“Of all the days here, last Wednesday was the worst day I’ve ever seen in Congress,” McCarthy said. “Our country is deeply hurt. So where do we go from here? After all the violence and chaos of the last week, it is important to remember that we’re still here to deliver a better future for all Americans. It does not matter if you are liberal, moderate or conservative. All of us must resist the temptation of further polarization.”
Within months, though, GOP members not only cast doubt on the “insurrection” label — which is, in fact, apt — but they lodged conspiracy theories seeking to absolve their supporters of blame. Along the way, their media allies like Fox’s Tucker Carlson offered baseless and later-debunked suggestions that this was the product of FBI instigation.
When Republicans declined to sign off on a bipartisan Jan. 6 commission, they effectively admitted that they were doing so because they didn’t want to keep talking about that day. But to make the case that it wasn’t worth probing, of course, they had to imply that it wasn’t that big a deal.
By early 2022 came the RNC censure resolution, which was condemned by some members of the party for its reference to “legitimate political discourse.” But the die was cast. As Trump has pushed the idea of pardons for those accused of wrongdoing on Jan. 6, the party has drifted more and more into believing that the L-word applied.
A Monmouth University poll in July showed not only that many more Republicans labeled Jan. 6 a “legitimate protest” than an “insurrection,” but that more Republicans also labeled it a “legitimate protest” even than a “riot.”
Against that backdrop, a particularly extreme congresswoman from Georgia has decided that a quip like this might land with a certain crowd of young Republicans in New York.
But also consider the substance of the quip. While Greene hasn’t been linked to organizing the insurrection, she did tell people on the eve of Jan. 6, “You can’t allow it to just transfer power ‘peacefully’ like Joe Biden wants and allow him to become our president, because he did not win this election.”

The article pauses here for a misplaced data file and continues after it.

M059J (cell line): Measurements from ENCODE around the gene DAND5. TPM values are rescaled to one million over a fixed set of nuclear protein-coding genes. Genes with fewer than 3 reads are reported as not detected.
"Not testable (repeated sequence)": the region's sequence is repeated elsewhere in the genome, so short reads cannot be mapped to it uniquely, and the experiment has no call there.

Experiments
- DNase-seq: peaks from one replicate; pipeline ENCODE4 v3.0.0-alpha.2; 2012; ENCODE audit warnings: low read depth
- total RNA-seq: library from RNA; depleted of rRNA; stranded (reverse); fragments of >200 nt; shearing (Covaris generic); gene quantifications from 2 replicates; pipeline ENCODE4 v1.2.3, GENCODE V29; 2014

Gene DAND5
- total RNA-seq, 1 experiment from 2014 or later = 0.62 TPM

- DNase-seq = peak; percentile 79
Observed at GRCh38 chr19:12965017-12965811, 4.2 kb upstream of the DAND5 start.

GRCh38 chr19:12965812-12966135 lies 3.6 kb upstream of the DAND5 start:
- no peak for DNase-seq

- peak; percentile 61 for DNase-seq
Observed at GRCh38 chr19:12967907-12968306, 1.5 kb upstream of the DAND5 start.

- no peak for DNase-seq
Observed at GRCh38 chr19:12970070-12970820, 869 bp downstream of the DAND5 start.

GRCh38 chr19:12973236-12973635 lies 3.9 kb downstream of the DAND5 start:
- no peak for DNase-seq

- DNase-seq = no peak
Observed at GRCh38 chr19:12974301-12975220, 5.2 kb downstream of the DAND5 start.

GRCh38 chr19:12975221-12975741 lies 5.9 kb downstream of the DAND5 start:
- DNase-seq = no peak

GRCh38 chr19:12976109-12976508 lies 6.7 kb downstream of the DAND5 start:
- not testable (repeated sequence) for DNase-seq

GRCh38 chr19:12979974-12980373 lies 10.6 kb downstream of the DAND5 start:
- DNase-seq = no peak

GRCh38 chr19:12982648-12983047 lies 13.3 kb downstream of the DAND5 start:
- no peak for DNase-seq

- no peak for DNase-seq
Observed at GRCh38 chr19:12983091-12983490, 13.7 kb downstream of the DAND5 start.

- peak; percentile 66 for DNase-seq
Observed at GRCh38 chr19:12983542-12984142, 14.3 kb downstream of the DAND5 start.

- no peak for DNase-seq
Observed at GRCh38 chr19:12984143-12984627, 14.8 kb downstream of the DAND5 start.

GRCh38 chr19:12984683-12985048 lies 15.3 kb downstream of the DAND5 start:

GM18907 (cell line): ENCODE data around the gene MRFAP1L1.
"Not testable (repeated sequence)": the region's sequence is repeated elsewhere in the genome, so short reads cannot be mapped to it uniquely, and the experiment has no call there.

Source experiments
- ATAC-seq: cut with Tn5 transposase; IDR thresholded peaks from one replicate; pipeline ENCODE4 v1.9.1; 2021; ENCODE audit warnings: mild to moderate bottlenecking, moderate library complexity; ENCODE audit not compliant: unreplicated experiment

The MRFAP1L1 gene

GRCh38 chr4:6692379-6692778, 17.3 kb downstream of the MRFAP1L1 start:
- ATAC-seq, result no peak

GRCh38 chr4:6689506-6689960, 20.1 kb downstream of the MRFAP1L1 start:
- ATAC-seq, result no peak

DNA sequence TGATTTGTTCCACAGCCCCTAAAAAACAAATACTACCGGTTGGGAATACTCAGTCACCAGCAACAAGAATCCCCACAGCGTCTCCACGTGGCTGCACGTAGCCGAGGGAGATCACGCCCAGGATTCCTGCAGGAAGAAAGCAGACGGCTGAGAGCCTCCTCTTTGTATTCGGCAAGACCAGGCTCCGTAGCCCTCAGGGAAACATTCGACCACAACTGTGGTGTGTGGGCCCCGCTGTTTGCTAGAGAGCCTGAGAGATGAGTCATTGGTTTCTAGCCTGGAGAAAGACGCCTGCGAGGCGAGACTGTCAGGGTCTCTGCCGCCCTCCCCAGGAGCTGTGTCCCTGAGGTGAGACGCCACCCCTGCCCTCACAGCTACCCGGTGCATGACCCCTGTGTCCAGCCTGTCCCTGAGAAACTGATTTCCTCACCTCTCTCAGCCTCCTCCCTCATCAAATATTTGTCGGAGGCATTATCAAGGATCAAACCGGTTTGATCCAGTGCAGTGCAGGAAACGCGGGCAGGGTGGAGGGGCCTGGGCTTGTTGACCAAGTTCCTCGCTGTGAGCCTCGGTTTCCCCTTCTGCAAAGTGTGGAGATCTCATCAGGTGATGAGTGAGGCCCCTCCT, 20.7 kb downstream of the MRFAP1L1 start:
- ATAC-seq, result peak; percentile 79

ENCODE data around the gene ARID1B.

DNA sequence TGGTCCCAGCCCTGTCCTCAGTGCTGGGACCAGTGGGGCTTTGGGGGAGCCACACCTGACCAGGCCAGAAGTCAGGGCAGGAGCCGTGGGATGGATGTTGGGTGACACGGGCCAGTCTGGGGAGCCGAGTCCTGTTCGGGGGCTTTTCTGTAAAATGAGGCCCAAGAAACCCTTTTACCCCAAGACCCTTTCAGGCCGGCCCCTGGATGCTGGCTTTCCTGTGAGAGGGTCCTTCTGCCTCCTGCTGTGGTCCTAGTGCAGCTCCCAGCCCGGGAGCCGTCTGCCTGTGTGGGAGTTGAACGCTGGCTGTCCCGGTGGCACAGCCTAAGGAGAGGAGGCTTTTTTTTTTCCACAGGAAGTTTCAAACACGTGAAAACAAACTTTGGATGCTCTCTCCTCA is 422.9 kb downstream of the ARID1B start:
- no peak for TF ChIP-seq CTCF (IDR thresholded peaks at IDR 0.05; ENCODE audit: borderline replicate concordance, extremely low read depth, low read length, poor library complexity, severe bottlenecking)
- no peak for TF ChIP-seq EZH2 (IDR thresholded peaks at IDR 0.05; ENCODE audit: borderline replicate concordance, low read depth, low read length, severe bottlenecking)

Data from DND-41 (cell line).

Bannon was even more forthright in predicting chaos that day, after whipping his listeners into a frenzy over false allegations of a stolen election. “All hell is going to break loose tomorrow,” he said on Jan. 5. “Just understand this: All hell is going to break loose tomorrow. It’s going to be moving. It’s going to be quick.”
And despite the narrative that is often spun by Republicans, there is plenty of evidence that insurrectionists were armed. To what extent? We’ll never fully know because the vast majority of them weren’t apprehended at the time.
But comments downplaying the events of that day are key to the effort to retcon it. And Greene arguably has more power than ever to do so, thanks to how important she is to McCarthy’s chances of becoming speaker next month. So despite GOP leaders, including McCarthy, having initially made such stark statements about just how dark that day was, you can bet they’ll have relatively little to say about someone turning it into a punchline and inviting listeners to imagine a more successful insurrection.
The effect, though, is that the next provocation will be even more dramatic, and the events of that day will continue to be legitimized in the minds of a significant number of Americans.